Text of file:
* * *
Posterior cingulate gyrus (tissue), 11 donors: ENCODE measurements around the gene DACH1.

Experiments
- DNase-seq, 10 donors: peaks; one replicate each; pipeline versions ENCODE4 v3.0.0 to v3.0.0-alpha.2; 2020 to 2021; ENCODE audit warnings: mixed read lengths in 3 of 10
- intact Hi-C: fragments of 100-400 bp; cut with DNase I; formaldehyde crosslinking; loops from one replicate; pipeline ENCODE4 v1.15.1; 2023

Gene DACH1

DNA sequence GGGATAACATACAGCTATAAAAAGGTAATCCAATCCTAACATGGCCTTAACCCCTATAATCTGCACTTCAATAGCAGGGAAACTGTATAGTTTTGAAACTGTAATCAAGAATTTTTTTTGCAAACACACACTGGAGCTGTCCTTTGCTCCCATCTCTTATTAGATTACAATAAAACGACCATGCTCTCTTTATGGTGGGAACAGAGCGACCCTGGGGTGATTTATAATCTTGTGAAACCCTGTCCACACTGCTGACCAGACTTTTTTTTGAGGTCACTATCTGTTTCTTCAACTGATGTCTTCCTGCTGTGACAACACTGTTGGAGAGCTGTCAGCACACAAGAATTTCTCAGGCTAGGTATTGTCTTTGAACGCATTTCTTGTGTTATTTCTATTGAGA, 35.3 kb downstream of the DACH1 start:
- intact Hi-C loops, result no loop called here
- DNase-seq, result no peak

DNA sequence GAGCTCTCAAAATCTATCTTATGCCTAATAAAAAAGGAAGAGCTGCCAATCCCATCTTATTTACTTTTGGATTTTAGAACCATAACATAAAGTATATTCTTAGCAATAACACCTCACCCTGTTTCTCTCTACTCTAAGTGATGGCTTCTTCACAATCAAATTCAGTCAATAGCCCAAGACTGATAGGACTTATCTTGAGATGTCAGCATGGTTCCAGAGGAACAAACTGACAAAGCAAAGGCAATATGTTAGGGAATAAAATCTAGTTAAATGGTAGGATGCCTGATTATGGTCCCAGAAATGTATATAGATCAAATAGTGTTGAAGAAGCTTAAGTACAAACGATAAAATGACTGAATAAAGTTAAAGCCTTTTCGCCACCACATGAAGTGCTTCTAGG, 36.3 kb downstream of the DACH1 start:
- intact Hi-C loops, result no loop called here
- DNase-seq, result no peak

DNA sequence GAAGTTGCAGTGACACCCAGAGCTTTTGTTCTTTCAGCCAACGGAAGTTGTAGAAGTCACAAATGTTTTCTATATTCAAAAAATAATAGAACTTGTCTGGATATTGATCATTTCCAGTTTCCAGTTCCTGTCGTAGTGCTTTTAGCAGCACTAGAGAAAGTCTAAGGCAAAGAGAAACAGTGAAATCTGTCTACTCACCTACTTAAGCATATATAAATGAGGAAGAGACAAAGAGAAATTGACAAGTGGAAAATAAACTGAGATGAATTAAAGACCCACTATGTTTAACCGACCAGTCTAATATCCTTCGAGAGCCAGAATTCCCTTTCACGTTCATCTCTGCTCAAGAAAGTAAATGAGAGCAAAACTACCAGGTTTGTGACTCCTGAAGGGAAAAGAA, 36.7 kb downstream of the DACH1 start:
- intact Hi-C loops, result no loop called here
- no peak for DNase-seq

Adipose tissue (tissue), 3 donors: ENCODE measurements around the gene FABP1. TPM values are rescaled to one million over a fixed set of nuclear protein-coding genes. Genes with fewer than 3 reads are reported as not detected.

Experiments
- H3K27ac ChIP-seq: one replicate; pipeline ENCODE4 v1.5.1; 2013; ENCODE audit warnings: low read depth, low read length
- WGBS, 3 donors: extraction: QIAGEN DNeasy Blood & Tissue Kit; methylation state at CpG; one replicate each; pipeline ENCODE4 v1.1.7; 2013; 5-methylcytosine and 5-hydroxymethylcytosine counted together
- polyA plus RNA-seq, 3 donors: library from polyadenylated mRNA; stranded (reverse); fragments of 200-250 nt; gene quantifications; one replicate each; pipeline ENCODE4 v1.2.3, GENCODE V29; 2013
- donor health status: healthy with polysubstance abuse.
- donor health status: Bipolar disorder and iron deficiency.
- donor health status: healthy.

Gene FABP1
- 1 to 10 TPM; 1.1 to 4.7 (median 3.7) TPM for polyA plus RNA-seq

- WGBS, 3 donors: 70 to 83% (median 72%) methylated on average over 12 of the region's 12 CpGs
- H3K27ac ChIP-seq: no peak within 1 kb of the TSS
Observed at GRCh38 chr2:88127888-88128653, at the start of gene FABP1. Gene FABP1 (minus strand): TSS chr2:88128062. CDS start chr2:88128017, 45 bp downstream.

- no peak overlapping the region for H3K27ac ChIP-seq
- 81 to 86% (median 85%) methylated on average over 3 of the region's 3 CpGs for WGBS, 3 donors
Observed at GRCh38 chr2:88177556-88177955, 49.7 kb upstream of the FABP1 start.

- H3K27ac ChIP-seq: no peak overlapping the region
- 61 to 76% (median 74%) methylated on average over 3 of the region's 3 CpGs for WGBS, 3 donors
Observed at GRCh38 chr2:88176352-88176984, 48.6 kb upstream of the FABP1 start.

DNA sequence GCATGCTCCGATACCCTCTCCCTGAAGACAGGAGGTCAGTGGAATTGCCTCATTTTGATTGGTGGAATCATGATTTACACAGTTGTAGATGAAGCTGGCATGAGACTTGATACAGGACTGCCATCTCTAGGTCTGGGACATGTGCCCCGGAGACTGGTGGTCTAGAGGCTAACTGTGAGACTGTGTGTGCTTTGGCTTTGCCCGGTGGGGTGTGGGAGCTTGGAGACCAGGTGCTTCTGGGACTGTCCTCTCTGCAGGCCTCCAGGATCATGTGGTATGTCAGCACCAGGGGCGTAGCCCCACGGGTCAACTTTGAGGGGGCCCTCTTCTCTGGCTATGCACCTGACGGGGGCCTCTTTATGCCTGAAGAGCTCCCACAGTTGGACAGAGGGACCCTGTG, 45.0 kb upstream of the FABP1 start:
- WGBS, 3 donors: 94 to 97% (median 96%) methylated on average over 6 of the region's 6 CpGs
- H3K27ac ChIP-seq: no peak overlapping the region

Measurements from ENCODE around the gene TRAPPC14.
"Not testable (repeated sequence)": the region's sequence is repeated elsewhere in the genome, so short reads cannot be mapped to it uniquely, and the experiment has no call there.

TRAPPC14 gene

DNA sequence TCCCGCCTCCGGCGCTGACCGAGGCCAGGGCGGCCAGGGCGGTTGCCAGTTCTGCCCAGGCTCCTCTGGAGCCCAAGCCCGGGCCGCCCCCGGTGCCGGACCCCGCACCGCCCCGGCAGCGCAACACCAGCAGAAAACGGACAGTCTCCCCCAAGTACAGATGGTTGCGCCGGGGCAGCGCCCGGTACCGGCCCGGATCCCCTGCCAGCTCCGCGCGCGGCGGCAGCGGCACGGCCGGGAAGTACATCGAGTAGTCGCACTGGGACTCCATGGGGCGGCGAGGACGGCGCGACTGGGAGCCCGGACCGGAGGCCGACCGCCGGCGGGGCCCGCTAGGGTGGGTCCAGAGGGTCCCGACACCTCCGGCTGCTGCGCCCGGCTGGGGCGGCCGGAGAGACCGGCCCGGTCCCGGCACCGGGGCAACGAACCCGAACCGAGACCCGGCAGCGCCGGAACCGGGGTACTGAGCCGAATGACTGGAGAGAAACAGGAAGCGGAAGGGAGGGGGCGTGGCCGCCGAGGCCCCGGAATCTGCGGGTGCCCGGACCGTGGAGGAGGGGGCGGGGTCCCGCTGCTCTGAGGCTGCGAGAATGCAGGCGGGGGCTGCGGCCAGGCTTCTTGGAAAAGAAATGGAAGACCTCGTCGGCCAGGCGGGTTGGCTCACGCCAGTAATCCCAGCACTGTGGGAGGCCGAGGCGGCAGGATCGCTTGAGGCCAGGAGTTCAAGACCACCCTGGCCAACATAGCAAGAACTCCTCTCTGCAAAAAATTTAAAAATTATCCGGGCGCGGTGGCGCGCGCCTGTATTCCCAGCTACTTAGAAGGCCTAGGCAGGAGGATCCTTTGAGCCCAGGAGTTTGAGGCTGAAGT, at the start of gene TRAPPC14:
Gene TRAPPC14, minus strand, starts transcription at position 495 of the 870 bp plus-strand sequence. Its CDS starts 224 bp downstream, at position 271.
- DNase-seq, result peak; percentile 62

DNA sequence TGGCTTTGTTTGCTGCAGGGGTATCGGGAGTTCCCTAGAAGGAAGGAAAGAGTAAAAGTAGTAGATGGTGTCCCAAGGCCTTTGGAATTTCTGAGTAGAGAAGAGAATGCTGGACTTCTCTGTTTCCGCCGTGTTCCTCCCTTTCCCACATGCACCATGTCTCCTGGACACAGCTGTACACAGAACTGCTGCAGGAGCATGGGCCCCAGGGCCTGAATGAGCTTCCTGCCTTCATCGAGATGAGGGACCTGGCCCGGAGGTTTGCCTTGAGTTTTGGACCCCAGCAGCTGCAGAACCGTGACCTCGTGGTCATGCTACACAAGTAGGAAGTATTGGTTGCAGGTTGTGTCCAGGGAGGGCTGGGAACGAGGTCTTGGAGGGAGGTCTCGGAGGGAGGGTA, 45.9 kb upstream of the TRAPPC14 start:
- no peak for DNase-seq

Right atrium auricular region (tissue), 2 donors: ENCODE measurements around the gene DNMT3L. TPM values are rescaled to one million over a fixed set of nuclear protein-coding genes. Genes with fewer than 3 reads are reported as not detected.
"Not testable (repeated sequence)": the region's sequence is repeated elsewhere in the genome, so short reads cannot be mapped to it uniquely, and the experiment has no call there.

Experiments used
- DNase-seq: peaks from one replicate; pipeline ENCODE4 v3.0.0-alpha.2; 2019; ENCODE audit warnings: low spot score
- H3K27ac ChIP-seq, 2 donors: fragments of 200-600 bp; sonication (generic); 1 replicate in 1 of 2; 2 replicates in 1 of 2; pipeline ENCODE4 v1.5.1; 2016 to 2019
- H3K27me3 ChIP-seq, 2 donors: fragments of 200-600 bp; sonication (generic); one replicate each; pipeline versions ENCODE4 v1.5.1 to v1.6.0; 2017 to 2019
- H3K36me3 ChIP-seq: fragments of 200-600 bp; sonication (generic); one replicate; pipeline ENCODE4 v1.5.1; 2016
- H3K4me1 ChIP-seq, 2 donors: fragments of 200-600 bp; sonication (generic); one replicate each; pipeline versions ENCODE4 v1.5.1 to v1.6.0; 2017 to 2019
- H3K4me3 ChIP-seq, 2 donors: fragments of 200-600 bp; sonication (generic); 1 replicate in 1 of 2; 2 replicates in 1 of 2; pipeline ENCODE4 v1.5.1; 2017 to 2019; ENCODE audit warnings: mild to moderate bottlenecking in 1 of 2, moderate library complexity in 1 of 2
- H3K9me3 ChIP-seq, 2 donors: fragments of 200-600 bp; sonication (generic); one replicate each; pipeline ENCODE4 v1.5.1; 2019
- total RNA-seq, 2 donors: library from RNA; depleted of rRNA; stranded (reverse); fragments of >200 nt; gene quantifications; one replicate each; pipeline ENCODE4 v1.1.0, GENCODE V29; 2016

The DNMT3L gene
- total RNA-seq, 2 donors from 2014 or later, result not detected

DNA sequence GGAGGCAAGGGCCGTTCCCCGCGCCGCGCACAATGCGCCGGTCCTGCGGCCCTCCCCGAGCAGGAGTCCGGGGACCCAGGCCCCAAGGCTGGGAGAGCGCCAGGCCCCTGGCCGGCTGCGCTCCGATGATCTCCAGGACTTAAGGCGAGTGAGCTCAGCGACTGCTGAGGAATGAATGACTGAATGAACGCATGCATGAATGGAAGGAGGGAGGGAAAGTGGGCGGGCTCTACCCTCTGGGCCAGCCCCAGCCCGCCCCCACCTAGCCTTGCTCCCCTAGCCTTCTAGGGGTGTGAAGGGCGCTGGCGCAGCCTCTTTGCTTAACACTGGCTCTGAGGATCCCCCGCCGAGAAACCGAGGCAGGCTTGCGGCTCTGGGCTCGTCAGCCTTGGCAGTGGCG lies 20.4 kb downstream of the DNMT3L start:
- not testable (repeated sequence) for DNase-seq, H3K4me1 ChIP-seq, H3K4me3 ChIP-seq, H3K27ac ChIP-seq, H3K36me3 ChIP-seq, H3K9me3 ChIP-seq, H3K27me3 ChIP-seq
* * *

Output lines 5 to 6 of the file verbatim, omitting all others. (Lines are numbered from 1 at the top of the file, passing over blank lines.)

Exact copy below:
Gene DACH1

DNA sequence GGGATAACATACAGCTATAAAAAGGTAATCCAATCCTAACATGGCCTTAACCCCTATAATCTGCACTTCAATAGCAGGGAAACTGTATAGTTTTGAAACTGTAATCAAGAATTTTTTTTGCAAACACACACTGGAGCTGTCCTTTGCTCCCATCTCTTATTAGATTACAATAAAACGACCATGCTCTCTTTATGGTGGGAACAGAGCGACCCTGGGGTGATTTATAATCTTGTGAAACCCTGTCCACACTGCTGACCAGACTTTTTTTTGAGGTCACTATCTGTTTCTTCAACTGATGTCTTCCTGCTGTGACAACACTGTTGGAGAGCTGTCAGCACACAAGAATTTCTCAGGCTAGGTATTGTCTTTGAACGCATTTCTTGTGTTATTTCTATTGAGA, 35.3 kb downstream of the DACH1 start: